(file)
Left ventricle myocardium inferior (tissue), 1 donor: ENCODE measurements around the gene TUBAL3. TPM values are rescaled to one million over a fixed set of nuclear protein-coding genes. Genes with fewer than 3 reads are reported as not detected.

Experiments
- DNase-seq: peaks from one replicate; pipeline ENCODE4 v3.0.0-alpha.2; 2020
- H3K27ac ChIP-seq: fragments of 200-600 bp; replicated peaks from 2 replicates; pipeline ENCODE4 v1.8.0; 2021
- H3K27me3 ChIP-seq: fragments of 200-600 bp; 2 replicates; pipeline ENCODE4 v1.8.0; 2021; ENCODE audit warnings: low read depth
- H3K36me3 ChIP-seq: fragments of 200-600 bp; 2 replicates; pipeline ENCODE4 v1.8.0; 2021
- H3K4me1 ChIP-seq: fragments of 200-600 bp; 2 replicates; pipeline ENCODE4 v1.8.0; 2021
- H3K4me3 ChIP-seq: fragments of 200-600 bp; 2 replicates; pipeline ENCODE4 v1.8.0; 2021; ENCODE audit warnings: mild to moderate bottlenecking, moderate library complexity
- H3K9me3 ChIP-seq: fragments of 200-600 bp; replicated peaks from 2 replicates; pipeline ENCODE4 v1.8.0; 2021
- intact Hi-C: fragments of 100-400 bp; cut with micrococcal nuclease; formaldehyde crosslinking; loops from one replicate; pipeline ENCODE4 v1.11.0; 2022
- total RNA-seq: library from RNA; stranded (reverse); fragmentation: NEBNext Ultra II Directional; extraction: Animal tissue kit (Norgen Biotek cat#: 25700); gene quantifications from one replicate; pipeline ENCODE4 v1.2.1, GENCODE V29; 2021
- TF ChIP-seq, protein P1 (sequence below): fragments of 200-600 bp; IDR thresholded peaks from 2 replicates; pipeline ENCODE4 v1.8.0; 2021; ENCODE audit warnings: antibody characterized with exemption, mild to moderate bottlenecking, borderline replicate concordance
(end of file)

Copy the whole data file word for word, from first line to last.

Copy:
Left ventricle myocardium inferior (tissue), 1 donor: ENCODE measurements around the gene TUBAL3. TPM values are rescaled to one million over a fixed set of nuclear protein-coding genes. Genes with fewer than 3 reads are reported as not detected.

Experiments
- DNase-seq: peaks from one replicate; pipeline ENCODE4 v3.0.0-alpha.2; 2020
- H3K27ac ChIP-seq: fragments of 200-600 bp; replicated peaks from 2 replicates; pipeline ENCODE4 v1.8.0; 2021
- H3K27me3 ChIP-seq: fragments of 200-600 bp; 2 replicates; pipeline ENCODE4 v1.8.0; 2021; ENCODE audit warnings: low read depth
- H3K36me3 ChIP-seq: fragments of 200-600 bp; 2 replicates; pipeline ENCODE4 v1.8.0; 2021
- H3K4me1 ChIP-seq: fragments of 200-600 bp; 2 replicates; pipeline ENCODE4 v1.8.0; 2021
- H3K4me3 ChIP-seq: fragments of 200-600 bp; 2 replicates; pipeline ENCODE4 v1.8.0; 2021; ENCODE audit warnings: mild to moderate bottlenecking, moderate library complexity
- H3K9me3 ChIP-seq: fragments of 200-600 bp; replicated peaks from 2 replicates; pipeline ENCODE4 v1.8.0; 2021
- intact Hi-C: fragments of 100-400 bp; cut with micrococcal nuclease; formaldehyde crosslinking; loops from one replicate; pipeline ENCODE4 v1.11.0; 2022
- total RNA-seq: library from RNA; stranded (reverse); fragmentation: NEBNext Ultra II Directional; extraction: Animal tissue kit (Norgen Biotek cat#: 25700); gene quantifications from one replicate; pipeline ENCODE4 v1.2.1, GENCODE V29; 2021
- TF ChIP-seq, protein P1 (sequence below): fragments of 200-600 bp; IDR thresholded peaks from 2 replicates; pipeline ENCODE4 v1.8.0; 2021; ENCODE audit warnings: antibody characterized with exemption, mild to moderate bottlenecking, borderline replicate concordance